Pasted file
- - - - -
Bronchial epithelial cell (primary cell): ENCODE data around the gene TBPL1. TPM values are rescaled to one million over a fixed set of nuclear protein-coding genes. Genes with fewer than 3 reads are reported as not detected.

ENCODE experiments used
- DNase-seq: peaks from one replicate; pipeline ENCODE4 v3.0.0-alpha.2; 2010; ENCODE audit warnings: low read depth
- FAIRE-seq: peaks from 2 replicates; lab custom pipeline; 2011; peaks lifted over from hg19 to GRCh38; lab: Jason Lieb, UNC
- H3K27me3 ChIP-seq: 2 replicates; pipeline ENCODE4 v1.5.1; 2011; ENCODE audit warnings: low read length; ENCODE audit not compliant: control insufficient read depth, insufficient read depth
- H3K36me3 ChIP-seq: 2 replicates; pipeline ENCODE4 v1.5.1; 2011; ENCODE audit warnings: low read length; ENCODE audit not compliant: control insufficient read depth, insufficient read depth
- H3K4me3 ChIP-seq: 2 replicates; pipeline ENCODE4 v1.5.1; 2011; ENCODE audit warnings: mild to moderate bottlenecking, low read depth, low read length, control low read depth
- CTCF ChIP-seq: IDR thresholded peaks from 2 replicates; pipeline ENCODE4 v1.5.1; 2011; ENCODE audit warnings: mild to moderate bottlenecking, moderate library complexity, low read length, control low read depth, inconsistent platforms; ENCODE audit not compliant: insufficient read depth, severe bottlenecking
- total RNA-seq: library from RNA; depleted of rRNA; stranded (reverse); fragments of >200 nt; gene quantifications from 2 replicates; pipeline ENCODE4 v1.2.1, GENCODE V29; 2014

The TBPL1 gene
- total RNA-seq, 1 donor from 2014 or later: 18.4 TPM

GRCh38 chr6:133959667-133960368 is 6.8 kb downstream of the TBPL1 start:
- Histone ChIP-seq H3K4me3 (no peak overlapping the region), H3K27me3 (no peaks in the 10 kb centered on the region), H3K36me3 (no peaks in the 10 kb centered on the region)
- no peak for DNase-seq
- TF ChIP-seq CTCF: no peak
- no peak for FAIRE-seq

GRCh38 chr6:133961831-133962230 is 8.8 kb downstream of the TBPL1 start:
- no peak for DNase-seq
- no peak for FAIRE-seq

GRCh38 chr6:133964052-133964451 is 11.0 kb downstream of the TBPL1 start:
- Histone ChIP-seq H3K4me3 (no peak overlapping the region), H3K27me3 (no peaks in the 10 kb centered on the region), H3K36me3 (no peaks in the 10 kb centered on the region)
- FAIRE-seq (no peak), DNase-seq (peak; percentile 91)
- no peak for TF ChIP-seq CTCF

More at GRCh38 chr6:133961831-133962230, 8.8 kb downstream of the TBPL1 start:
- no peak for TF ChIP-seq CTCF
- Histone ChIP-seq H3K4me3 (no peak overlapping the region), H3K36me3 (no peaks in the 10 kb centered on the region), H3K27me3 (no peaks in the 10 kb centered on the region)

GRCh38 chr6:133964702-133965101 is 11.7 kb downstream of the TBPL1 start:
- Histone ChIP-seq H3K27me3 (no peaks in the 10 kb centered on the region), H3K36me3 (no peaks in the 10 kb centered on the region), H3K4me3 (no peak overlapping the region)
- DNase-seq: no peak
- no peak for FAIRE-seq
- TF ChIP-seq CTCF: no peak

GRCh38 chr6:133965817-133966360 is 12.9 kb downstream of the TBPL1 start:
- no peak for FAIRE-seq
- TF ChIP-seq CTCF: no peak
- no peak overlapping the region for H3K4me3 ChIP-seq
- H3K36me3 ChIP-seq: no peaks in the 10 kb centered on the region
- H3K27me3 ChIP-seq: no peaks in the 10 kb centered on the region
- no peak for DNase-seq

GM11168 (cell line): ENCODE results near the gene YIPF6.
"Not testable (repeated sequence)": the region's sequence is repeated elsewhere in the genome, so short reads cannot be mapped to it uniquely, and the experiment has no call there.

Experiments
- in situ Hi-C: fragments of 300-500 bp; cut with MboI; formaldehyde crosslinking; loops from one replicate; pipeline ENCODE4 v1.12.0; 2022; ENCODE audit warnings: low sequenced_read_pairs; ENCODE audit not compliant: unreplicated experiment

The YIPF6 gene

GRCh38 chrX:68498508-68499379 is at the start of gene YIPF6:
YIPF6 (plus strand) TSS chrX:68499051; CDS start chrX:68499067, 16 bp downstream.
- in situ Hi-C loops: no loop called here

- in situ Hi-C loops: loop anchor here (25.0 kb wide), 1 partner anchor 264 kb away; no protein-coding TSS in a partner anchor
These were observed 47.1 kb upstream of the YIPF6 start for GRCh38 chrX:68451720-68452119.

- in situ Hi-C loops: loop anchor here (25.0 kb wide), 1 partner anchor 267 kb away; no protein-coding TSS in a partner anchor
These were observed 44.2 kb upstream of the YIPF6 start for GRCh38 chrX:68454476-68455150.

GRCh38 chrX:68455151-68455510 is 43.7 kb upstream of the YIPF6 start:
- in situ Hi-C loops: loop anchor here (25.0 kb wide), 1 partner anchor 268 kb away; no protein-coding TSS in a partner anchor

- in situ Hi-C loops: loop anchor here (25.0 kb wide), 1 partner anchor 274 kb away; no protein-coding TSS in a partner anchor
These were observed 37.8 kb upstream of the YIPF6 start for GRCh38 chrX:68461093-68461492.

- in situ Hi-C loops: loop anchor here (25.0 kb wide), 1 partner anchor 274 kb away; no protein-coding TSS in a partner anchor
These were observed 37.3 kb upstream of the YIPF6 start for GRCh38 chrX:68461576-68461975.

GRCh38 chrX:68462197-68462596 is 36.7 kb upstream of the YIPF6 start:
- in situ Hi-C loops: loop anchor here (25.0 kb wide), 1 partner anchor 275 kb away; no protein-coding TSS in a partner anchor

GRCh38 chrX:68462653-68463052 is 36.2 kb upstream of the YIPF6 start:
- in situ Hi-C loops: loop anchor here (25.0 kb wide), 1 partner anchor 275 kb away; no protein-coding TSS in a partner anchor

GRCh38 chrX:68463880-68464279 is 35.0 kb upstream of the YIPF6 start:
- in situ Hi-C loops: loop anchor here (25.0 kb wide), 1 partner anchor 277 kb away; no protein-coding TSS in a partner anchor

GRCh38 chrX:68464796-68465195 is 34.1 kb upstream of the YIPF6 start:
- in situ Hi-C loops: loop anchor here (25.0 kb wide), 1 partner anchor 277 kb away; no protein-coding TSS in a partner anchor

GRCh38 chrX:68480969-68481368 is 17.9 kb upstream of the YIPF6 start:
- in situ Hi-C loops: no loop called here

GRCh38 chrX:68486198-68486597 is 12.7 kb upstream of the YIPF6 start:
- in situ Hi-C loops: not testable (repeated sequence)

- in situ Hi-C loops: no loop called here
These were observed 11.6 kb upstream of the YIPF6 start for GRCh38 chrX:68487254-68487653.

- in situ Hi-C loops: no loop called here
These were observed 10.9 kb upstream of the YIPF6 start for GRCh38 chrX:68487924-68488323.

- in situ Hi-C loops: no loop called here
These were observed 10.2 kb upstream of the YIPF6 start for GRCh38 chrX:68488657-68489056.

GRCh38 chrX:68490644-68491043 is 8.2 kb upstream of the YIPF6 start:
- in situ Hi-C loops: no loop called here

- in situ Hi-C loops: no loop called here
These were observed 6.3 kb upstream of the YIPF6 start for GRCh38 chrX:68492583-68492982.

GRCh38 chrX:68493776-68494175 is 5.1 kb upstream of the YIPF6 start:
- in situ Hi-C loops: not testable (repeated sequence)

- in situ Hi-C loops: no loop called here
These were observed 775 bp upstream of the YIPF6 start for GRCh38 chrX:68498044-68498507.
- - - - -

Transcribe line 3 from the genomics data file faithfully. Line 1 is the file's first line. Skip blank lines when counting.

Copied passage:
- DNase-seq: peaks from one replicate; pipeline ENCODE4 v3.0.0-alpha.2; 2010; ENCODE audit warnings: low read depth